Oh look, a covertcreations post! Yes, it’s true we are back after an epoch. Or two, however much an epoch is.
Gaming has moved on in the last few years, that’s not news. VR is here (almost), sequels come and played and gone again, mobile games come and not played and gone again, and so on, on and on.
In keeping to the spirit of shorter, pointed posts I shall say this : I FREAKING LOVE Elder Scrolls Online!
Oh look, we’re goblins! No, that’s not a selling feature (unless you like goblins). Aside from this random bit of information, I shall provide another. If you like exploration-puzzling-social-crafty-questing-gorgeous-interesting-zomgepicbattles type of MMORPGs, then I will implore you to give ESO a try. We did, and if you didn’t pick up on the subtext here, I’ll just say it again : I FREAKING LOVE Elder Scrolls Online!
Detailed review to follow, hopefully before epoch#3. In the meantime, check out my lovely gamerwifeunit’s Geek Girl Review blog. Peace out.
Planetside 2 has been beckoning me, as daily rants and ideas trickle in from the community of /r/Planetside , a subreddit where the Sony developers have opened the gates and talk openly about their game.
Finally, after a many months of looking over the shoulder of early beta testers, I got my chance to play the new game. I also note that this thing is definitely beta – it goes through a bi-weekly cycle of updates.
So what do I think so far? Planetside 2 rocks. As long as you don’t compare it to the original.
You see, once you start the comparisons, you open up a severe critique. Planetside original (or vanilla, or ‘one’) was a cutting edge game that pushed the boundaries of the technology of the time. They innovated and shaped it into something awesome, carving out a new genre in the process : the MMO FPS. Before the inevitable decline, brought about by a couple of noted expansions and balance issues, we enjoyed massive campaigns in an endless struggle of epic proportions. Tanks, aircraft, troops, transports, resources, bases, hacking… it was endless. And it was fun. There was a place for everyone in the original Planetside, whatever the skill level or latency. The key to PS1 was the scale : your tiny struggle could easily map into larger macroscopic objectives within the game. And this quality is important to remember.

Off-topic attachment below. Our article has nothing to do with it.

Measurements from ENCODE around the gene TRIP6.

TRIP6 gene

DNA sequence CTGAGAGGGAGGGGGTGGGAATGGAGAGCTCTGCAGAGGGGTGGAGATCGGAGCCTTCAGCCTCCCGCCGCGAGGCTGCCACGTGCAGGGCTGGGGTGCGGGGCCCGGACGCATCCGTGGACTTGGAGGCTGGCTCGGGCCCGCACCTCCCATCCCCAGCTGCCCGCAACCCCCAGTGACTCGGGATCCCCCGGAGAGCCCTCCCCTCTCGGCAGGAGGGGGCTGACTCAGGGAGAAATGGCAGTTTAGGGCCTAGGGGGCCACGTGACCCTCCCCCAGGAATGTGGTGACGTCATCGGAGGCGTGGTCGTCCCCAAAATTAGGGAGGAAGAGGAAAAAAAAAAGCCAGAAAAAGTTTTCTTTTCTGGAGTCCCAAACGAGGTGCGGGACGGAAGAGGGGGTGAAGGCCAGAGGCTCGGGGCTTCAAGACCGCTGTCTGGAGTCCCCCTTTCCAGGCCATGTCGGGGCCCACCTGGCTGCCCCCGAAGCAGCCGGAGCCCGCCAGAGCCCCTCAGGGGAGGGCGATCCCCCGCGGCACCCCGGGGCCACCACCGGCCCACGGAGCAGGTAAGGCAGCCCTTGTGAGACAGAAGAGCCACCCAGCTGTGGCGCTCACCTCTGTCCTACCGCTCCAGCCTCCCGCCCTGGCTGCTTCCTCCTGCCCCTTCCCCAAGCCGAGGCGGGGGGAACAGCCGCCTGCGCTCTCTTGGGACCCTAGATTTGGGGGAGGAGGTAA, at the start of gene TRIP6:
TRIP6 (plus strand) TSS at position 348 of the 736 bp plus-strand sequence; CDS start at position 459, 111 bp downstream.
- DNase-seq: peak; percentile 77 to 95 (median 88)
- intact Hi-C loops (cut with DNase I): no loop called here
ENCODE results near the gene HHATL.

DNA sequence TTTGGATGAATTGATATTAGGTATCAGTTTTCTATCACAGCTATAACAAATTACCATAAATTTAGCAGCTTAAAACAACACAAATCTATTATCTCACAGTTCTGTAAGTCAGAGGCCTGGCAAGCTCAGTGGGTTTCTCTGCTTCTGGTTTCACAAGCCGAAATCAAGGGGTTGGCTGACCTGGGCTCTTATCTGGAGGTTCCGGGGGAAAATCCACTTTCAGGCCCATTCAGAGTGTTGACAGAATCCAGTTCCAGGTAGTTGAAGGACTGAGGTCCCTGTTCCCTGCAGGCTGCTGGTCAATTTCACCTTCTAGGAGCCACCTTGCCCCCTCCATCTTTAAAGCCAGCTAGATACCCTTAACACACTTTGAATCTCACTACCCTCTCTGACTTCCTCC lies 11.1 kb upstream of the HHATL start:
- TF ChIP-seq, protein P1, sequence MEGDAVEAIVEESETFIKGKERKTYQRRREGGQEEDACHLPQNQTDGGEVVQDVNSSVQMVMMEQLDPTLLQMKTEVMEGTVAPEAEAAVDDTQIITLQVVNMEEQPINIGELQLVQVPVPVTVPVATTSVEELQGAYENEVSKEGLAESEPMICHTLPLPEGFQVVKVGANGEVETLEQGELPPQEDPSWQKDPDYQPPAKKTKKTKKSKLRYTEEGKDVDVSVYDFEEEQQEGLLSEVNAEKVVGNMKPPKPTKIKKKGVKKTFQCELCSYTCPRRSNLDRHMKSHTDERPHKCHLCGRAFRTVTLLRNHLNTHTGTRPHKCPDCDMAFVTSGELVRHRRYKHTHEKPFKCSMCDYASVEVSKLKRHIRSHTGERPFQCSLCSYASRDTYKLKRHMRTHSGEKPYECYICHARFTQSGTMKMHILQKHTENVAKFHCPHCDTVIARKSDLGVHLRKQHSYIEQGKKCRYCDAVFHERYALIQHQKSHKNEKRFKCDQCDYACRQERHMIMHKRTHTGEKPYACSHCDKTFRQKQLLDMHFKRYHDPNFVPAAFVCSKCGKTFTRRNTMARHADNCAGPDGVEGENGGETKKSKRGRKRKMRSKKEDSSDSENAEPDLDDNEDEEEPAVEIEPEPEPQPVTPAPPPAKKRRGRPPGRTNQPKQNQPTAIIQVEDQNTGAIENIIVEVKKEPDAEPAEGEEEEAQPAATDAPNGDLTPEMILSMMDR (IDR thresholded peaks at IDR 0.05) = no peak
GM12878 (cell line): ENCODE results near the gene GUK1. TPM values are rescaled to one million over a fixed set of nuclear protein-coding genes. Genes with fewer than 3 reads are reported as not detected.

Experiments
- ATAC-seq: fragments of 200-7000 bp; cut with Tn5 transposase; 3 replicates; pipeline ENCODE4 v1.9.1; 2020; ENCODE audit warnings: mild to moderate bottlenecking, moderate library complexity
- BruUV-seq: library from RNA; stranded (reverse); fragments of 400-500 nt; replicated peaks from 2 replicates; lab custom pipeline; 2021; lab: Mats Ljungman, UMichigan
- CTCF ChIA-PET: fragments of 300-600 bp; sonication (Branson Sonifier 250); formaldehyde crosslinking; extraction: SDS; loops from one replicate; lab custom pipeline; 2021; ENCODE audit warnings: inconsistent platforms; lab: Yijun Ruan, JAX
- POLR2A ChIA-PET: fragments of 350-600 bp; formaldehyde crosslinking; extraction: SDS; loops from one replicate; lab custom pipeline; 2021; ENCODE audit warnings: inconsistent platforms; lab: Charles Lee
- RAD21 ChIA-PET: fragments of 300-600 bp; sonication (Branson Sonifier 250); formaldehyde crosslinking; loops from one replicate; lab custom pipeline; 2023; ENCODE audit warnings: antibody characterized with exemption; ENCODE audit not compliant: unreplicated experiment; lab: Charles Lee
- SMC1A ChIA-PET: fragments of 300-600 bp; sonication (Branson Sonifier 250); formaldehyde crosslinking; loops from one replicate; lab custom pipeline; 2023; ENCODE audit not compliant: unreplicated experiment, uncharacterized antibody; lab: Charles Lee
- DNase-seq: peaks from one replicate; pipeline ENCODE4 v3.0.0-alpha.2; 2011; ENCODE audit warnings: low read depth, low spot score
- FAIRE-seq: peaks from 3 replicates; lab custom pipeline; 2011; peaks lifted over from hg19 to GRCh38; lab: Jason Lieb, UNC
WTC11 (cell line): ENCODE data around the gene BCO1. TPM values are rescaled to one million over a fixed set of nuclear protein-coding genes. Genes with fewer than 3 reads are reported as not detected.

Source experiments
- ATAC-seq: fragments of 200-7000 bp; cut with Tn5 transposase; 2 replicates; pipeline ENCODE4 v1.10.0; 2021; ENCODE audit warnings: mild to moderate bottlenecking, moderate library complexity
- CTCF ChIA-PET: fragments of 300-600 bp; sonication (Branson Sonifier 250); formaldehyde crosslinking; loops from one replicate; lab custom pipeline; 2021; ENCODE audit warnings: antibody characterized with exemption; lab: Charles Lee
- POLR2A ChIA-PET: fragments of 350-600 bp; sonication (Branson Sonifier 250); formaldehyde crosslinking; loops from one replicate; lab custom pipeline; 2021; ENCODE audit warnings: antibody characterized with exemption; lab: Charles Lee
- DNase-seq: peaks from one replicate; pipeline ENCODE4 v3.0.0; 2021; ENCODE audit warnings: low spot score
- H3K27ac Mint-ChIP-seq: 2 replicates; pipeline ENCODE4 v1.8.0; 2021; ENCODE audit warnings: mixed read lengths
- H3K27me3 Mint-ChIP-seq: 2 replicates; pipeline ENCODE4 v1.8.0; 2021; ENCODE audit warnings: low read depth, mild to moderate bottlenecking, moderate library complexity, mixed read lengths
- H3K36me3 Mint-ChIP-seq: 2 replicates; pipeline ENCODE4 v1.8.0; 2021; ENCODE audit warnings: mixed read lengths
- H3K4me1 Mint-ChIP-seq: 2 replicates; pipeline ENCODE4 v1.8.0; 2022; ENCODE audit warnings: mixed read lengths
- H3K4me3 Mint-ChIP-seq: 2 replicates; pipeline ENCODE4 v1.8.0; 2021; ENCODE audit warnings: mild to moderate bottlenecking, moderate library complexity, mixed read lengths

Now, here we are in 2012. The new Planetside is a game that attempts to merge the nostalgia into a modern shooter engine, copying elements from popular squad shooters like Battlefield 3. What I really enjoy is its solid shooter qualities, along with a strong base defense/offense mechanic. The game rewards you for playing the objective. It rewards you further for playing in a squad or a platoon. I enjoy the deep certification trees, reminding me that this is indeed a MMO that we’re playing. I can follow my whims in where to spend my points, and the promise of a vast amount of choice in future is what’s going to keep me coming back. A word to the wise : when you join up, join a squad as quickly as possible. If you luck out like I have, you’ll find a decent amount of teamwork and coordination, and enjoy the experience so much more.
The bad : I know that this is beta, so I expect a fair amount of bugs and issues. What I’ve found most wrong with Planetside 2, ironically, is in the places where it tries to be like Planetside 1. What they’ve cut, and what they’ve added, doesn’t make a lot of sense from a holistic standpoint. For example, the presence of the Galaxy as an airborne troop transport, is not justified in how the game plays out. I can instant spawn all over the place, without requiring me to wait (and wait, and wait) for a Galaxy to land in my area to take me to the next objective. And these things are so weak in the face of deeply certted players in their anti-air capabilities that they inevitably get shot down before they become useful. And the only reason the GAL exists is because it was there in PS1. This is just one example of many. And another riff I can go off on is the wider, macro-field gameplay. PS2 base and territory mechanics leave a LOT TO BE DESIRED. Capping territory has very, very little benefit at all. So you could log in and play for an hour, capture a vast swathe of territory (if you’re good) and when you leave and return again? Lo! You’re back to square one. There is very little inter-connectedness between the bases, no player sanctuary, no holistic benefits to gaining territory, and most importantly : no opportunity to win in the ‘greater game’. PS1 had this stuff, so it makes me want it. And therein lies the issue : PS2 is not PS1. It’s an epic shooter, no mistake, but if it’s going to enjoy any longevity it’s got to improve the meta-game.